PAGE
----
helium-3, the isotope that can change everything

At 22:23 UTC on June 1, 2024, The Chang'e-6 lunar probe managed to land successfully in the Aitken basin of the lunar South Pole, one of the least explored areas of our satellite and what contains the oldest materials on the Moon. The Chinese mission aims to collect samples from this inhospitable region of the far side of the Moon.

In the coming days, the publication of images and details of the lunar landing zone is expected. However, So far, the Chang'e-6 mission has increased the level of secrecy of the Chinese space program.

Equipped with a drill capable of reaching 2.5 meters deep and a robotic arm for sample collection, the probe will collect regolith and rocks selected by Ground Control. These samples will be deposited in a container located in the descent stage. The samples will be accumulated in two cylinders: a large one for those obtained by the drill and a smaller one for those collected by the robotic arm.

The reason behind collecting these samples dates back to ideas anticipated by science fiction writers such as Isaac Asimov, Ray Bradbury and Edgar Rice Burroughs, who predicted that space mining would become a profession of the future. This mission could be a step toward confirming those predictions.

The previous mission, Chang'e-5, returned to Earth with 1.73 kilograms of regolith of Oceanus Procellarum, where it was discovered a completely new mineral, named Changesite-(Y) in honor of Chang'e, the moon goddess in Chinese mythology.

One of the most interesting aspects of these explorations is the search for helium-3 on the Moon. This isotope of helium, discovered in 1939 by scientists Louie Alvarez and Robert Cornog, is extremely rare on Earth but abundant on the Moon. Helium-3 has the potential to revolutionize energy production through nuclear fusion, offering a cheap, green energy source without generating radioactive waste.

It is estimated that 200 tons of helium-3 would be enough to meet the annual energy needs of all of humanity., without producing greenhouse gases or pollution. In other words, it could provide unlimited, cheap and clean green energy.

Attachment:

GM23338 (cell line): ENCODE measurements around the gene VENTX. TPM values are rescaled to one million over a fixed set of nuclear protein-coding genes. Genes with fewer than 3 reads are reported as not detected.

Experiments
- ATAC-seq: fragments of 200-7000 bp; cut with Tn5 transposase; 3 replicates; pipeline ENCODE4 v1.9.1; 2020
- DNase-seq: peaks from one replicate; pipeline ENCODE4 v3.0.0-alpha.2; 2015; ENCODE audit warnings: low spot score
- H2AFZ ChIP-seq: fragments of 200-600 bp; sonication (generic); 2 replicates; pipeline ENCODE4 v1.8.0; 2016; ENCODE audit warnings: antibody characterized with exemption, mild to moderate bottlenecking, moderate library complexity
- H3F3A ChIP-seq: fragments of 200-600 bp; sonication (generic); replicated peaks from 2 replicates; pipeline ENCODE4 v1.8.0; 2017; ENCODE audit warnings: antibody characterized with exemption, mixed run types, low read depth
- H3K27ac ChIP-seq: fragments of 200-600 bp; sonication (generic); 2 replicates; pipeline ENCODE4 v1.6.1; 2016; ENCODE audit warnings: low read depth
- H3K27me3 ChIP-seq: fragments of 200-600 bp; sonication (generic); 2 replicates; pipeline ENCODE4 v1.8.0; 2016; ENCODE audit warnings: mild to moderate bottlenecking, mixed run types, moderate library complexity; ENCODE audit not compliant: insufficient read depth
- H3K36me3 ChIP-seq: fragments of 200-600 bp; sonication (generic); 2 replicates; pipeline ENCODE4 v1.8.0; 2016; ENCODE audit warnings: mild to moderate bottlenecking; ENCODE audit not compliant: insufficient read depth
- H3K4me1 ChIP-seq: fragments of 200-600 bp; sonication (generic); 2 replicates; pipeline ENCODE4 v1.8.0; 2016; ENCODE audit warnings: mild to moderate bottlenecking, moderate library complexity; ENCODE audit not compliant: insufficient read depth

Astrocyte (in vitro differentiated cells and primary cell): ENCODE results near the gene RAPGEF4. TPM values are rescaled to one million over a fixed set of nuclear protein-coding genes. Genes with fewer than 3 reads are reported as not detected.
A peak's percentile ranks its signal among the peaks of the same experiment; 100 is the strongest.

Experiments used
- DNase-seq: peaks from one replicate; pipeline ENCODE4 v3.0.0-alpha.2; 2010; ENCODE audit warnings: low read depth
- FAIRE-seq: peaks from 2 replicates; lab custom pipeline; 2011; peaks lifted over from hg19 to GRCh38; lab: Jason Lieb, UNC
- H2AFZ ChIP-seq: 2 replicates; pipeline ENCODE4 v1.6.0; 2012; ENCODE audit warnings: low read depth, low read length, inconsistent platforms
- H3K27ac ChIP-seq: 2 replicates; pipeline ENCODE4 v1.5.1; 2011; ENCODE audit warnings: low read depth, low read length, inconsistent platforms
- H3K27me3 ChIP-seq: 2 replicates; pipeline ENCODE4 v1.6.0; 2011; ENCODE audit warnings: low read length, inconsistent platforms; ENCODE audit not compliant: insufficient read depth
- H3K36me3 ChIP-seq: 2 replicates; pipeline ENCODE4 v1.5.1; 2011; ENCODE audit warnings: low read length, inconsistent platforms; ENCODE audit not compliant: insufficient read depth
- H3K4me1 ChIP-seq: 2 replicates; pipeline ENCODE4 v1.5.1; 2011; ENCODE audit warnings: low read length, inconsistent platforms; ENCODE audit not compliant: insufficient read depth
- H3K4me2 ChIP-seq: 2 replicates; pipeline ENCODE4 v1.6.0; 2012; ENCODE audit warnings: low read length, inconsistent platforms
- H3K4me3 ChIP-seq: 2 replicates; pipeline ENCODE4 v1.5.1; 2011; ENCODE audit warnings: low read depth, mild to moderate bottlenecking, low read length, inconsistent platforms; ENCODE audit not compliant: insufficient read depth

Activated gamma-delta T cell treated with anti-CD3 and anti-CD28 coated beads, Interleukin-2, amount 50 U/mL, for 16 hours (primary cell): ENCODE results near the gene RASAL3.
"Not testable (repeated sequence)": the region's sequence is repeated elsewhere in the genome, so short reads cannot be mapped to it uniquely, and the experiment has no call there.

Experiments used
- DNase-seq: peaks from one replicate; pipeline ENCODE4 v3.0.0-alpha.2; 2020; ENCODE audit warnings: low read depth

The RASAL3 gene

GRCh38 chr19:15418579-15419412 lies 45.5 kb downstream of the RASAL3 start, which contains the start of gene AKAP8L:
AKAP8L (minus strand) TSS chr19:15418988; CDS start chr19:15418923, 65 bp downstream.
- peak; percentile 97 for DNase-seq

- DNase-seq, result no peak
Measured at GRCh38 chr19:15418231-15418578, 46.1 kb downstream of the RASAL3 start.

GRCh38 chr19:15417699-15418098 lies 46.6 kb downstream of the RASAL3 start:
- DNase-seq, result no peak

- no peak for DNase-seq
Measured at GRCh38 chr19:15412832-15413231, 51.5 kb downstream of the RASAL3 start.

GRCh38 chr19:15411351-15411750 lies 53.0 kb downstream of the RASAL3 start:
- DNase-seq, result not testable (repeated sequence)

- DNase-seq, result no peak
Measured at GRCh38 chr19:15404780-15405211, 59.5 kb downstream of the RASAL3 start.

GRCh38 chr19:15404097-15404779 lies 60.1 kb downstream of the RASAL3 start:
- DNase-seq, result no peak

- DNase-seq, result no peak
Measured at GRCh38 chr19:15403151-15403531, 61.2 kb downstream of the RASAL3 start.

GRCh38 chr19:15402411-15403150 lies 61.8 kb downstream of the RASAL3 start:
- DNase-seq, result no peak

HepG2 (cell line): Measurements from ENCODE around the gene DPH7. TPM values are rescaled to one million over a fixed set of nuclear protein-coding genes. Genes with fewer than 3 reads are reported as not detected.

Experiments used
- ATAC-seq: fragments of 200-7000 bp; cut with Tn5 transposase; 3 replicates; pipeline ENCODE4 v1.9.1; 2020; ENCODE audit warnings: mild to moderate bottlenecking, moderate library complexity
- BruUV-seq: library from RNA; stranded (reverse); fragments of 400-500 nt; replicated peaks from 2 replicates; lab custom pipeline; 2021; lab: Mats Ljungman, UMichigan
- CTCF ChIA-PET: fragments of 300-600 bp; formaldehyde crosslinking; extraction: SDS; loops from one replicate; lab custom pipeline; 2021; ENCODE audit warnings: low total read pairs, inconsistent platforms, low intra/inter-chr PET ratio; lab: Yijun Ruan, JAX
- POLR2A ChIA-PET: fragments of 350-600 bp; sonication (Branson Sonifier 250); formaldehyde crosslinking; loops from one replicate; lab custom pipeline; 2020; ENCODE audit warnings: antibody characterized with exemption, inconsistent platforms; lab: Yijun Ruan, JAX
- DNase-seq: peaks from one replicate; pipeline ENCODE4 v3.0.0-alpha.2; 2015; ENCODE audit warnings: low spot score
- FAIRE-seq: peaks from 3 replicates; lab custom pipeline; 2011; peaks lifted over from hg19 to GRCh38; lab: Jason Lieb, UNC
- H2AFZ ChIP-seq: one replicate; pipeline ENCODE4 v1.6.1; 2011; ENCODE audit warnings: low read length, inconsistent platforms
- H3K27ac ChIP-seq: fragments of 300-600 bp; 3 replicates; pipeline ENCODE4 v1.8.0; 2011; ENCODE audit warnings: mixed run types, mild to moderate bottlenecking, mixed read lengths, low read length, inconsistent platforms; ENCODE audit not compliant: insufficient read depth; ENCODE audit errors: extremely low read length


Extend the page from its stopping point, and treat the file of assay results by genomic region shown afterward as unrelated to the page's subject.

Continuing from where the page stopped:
The current price of helium-3 on the market is 16.6 billion dollars per ton, due to its scarcity on Earth. Currently, all the helium-3 resources we possess are byproducts of maintaining nuclear weapons. Therefore, the Moon becomes a crucial source to meet future energy challenges.

The landing of Chang'e-6 marks the fourth successful landing attempt by a Chinese probe on the Moonfollowing the achievements of Chang'e-3, 4 and 5. This record has not been equaled by any other country, underscoring Beijing's growing space ambitions. The next public goal of the Chinese space program is a manned mission to the Moon by 2030.

The landing of Chang'e-6 in the Aitken Basin of the lunar South Pole is more than a technical feat; is a significant step in the exploration and utilization of lunar resources. As China continues its space program, the implications for science, economics and geopolitics are profound.

The Chang'e-6 mission not only seeks to expand our scientific knowledge about the Moon, but also open new opportunities for humanity. Exploiting resources such as helium-3 could change the dynamics of energy production on Earth, alleviating dependence on fossil fuels and reducing environmental impact. This mission represents a milestone in space exploration and a testament to China's technological advancement and vision for the future.

In short, Chang'e-6 is an example of the potential of international cooperation and technological innovation in the search for solutions to global challenges. As the mission develops and more details are revealed about the discoveries made, the world will watch with interest the results and implications of this exciting lunar adventure.